Up next was Little Donahue Lake, the lake that we can see from the LAB. In the weeks to come, I would be canoeing on this lake again, but in a slightly different way. In history class, the expedition of Lewis and Clark soon comes to life as semester students ride out into Little Donahue on dugout canoes. These canoes, just as in our history, were dug out using minimal tools in a short amount of time. Little did I know at the time of the Lowenwood Portage that soon I would be out there again, doing a lesson I would never forget.
The next lake we had the privilege of paddling on was Lake Elaine. This lake is home to my phenology spot, an area on campus unique to each student where they spend time reflecting, learning, and growing. This lake already had importance to me and gave me a sense of place, but viewing my phenology spot from the water and seeing its importance to me in a whole new light was something I will never forget. Perspectives can be magical, and I was so thankful to experience something so meaningful to me in a new and exciting way.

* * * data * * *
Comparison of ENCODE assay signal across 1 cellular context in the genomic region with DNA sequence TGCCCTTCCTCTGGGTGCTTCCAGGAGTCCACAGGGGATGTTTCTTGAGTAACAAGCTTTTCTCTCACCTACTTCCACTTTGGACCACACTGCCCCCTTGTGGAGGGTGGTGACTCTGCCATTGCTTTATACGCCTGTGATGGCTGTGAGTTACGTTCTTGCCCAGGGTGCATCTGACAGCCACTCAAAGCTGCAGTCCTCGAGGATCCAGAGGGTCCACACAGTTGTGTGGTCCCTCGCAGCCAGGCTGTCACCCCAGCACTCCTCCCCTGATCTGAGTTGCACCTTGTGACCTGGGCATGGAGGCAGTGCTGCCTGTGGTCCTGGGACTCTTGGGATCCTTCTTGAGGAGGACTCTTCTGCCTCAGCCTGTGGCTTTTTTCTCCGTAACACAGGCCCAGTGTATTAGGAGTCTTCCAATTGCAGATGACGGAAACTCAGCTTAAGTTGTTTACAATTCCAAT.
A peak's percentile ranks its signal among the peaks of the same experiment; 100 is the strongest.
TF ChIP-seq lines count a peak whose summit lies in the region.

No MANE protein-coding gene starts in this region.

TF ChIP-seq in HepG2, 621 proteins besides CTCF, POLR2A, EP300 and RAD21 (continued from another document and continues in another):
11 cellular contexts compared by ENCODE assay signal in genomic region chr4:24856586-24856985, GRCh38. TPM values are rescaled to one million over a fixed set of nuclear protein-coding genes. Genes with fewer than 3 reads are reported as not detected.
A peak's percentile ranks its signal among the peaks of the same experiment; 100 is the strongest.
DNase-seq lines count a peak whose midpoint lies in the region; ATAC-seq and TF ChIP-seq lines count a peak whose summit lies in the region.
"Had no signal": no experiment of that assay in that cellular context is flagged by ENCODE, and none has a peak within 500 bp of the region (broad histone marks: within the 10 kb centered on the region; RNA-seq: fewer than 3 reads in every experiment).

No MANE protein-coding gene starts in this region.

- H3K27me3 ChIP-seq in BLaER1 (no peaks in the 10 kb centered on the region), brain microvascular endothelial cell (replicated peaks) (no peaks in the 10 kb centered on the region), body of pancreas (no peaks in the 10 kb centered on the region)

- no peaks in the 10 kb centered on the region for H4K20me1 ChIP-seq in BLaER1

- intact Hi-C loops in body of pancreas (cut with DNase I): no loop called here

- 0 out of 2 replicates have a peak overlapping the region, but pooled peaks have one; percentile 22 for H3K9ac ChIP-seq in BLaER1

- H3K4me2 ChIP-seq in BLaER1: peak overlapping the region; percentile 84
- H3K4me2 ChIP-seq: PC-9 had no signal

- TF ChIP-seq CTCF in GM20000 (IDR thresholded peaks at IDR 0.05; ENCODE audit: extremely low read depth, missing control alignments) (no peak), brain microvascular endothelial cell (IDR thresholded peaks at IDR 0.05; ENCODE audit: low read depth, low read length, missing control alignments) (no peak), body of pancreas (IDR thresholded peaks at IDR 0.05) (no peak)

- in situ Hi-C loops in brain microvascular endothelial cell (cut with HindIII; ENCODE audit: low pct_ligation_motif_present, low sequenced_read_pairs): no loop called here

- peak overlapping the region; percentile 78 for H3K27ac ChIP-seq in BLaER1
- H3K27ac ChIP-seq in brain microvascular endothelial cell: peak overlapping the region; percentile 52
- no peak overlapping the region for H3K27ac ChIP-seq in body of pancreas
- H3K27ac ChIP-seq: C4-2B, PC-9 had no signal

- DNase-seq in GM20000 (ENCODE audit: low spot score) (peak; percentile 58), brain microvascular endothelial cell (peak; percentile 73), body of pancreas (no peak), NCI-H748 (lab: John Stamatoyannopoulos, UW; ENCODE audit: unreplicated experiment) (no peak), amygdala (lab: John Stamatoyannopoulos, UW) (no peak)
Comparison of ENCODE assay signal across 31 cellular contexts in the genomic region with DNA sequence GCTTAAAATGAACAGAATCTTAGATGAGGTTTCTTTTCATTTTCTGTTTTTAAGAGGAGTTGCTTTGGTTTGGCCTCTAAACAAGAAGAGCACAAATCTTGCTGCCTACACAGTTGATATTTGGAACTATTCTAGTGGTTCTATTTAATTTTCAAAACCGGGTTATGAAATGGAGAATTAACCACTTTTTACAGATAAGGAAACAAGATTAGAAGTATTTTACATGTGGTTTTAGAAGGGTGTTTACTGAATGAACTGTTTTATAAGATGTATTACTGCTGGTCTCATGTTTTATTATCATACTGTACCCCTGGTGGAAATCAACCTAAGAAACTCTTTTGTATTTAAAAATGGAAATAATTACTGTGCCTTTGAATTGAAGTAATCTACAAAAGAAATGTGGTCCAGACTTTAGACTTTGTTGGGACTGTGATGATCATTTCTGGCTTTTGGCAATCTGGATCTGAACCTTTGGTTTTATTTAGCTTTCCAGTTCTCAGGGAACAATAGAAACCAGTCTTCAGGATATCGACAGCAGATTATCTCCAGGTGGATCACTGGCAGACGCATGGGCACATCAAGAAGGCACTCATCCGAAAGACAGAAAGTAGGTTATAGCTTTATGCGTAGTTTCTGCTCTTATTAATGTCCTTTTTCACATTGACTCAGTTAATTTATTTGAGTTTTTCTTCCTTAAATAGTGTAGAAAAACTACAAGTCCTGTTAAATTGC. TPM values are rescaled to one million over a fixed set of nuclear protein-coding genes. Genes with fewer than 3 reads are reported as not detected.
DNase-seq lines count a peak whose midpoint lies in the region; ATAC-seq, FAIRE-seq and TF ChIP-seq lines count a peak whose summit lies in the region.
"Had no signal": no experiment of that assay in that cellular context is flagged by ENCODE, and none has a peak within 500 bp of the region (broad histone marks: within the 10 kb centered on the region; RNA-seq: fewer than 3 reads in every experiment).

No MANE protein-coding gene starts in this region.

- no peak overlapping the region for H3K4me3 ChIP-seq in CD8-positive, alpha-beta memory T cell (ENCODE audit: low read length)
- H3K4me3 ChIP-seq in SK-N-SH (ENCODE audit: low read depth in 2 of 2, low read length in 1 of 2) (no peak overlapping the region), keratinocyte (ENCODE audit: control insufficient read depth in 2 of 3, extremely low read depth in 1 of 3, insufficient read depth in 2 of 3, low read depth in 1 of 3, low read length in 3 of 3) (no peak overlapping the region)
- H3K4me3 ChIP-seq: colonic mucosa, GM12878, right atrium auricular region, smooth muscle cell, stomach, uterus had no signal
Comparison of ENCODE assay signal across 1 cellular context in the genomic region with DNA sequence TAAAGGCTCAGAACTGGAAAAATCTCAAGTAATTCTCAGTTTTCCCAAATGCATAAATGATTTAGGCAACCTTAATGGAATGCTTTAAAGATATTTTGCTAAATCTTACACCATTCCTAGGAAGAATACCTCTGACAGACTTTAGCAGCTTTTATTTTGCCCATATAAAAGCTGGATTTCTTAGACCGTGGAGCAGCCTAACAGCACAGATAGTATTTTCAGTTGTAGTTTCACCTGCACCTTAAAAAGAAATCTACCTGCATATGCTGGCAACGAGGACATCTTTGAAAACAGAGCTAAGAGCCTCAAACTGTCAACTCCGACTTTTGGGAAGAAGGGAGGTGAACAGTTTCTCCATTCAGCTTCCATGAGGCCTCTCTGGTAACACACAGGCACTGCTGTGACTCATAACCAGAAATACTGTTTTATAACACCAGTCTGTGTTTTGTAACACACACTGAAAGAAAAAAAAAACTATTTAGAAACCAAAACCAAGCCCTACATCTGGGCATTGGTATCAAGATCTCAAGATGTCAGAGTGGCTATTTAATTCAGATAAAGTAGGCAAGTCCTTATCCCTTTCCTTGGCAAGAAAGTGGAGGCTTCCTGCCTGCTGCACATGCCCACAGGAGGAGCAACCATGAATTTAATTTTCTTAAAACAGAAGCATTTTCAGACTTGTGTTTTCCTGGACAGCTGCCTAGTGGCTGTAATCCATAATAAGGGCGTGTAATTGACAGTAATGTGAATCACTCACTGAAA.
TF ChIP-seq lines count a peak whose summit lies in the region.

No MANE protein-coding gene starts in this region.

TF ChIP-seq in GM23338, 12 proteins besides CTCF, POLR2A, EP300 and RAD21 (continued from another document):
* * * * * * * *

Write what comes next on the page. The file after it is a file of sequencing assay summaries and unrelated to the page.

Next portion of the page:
The day was coming to a close, but thankfully we still had one more portage. This portage was merely a half-mile, but we wanted it to be longer. It blew our minds that this day was almost over. As tired and weak as we were becoming, we did not want this experience to be over. When we got on the water of Big Bateau, we paddled and paddled around the lake, avoiding the thought of leaving our canoes and heading back to reality. As we chanted the theme songs to our favorite television shows and talked incessantly about what was for dinner, Andrew probably thought, these kids are going crazy as he decided to end our canoe-filled day finally. Big Bateau Lake marks the start and end to many of my adventures here at Conserve, the Five Lake Loop into Sylvania in English and History, My Exploration Week, and now The Lowenwood Portage.